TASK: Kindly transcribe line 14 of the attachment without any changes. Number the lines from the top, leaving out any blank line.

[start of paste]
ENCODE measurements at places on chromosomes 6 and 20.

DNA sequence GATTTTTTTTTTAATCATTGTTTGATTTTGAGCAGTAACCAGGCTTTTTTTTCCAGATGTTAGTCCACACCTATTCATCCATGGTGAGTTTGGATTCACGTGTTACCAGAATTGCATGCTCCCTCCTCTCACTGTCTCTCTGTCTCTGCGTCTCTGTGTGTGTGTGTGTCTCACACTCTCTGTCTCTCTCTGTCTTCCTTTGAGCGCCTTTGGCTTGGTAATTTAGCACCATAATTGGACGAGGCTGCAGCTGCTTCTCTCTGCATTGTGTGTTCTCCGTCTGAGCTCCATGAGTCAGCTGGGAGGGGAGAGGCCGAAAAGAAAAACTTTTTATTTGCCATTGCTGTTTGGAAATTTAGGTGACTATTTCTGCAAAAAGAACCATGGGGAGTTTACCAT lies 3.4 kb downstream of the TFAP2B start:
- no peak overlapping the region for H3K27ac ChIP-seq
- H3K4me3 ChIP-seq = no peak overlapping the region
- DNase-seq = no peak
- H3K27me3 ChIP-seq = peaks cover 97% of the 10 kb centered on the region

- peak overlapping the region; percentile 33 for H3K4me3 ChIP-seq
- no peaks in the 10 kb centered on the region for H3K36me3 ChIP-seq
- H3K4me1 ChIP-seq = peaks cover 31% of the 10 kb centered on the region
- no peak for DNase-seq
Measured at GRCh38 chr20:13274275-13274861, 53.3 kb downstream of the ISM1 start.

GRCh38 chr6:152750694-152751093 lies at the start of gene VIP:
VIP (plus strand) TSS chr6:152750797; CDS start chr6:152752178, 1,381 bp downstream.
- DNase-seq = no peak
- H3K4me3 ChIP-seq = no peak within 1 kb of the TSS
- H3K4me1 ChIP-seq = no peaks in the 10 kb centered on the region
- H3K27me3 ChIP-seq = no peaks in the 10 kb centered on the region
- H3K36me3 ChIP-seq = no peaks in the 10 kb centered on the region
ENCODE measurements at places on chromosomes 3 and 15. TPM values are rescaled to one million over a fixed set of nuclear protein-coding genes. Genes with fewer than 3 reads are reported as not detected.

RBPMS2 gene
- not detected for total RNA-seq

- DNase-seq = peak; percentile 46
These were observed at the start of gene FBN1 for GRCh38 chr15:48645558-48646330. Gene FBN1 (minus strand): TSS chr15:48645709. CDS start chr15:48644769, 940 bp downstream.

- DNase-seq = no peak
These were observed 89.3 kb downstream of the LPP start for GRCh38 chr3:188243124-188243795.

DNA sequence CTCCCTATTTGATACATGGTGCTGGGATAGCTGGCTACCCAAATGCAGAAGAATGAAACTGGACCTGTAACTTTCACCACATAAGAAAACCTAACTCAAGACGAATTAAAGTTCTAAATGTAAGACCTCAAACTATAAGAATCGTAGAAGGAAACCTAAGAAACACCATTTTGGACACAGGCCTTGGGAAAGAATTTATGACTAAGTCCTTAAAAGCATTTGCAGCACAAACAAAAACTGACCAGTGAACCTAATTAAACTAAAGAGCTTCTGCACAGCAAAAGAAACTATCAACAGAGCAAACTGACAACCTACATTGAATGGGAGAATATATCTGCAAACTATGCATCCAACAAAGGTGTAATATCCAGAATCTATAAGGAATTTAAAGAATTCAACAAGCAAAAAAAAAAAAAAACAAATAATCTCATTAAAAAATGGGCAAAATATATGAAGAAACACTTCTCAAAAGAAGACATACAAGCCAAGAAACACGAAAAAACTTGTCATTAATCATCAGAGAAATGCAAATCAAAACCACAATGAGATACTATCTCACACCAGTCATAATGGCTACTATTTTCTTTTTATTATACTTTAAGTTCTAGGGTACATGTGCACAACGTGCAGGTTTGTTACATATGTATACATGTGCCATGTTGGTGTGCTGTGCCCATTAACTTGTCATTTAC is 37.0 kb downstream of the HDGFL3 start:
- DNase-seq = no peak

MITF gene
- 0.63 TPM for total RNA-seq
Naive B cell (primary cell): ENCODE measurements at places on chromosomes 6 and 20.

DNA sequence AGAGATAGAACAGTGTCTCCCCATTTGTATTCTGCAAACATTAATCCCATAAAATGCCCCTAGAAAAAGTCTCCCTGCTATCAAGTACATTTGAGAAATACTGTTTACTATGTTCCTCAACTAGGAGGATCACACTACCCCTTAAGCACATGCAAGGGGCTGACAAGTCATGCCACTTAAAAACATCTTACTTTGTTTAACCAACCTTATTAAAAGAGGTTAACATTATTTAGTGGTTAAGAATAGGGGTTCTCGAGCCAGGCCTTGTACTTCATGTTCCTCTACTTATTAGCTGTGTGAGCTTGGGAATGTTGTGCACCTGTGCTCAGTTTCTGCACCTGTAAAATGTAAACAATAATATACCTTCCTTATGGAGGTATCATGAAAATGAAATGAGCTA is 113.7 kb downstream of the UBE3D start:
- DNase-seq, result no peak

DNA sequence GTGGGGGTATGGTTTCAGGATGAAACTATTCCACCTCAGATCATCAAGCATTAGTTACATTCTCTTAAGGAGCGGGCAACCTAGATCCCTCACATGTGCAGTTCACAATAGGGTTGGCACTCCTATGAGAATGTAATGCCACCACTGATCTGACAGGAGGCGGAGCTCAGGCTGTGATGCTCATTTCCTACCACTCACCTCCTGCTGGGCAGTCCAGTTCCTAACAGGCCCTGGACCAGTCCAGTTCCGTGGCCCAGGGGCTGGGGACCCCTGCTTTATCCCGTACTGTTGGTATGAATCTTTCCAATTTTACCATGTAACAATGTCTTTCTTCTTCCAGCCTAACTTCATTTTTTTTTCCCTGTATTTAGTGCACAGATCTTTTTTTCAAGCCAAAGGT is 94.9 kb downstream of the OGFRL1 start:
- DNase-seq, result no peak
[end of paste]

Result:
- DNase-seq = no peak